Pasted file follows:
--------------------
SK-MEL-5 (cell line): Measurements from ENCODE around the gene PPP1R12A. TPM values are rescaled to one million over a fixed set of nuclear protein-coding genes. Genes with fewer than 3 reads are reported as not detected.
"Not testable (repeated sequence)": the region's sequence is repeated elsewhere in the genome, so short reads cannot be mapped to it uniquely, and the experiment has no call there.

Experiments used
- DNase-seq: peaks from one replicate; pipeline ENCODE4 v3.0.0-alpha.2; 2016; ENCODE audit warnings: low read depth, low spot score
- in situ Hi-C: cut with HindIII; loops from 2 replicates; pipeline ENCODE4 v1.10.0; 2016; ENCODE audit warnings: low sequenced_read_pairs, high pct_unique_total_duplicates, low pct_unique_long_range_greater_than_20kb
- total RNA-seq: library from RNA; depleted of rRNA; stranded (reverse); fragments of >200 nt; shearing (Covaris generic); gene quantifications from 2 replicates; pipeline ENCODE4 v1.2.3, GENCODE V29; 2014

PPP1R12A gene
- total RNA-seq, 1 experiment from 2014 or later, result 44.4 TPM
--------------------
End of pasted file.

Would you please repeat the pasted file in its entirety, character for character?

SK-MEL-5 (cell line): Measurements from ENCODE around the gene PPP1R12A. TPM values are rescaled to one million over a fixed set of nuclear protein-coding genes. Genes with fewer than 3 reads are reported as not detected.
"Not testable (repeated sequence)": the region's sequence is repeated elsewhere in the genome, so short reads cannot be mapped to it uniquely, and the experiment has no call there.

Experiments used
- DNase-seq: peaks from one replicate; pipeline ENCODE4 v3.0.0-alpha.2; 2016; ENCODE audit warnings: low read depth, low spot score
- in situ Hi-C: cut with HindIII; loops from 2 replicates; pipeline ENCODE4 v1.10.0; 2016; ENCODE audit warnings: low sequenced_read_pairs, high pct_unique_total_duplicates, low pct_unique_long_range_greater_than_20kb
- total RNA-seq: library from RNA; depleted of rRNA; stranded (reverse); fragments of >200 nt; shearing (Covaris generic); gene quantifications from 2 replicates; pipeline ENCODE4 v1.2.3, GENCODE V29; 2014

PPP1R12A gene
- total RNA-seq, 1 experiment from 2014 or later, result 44.4 TPM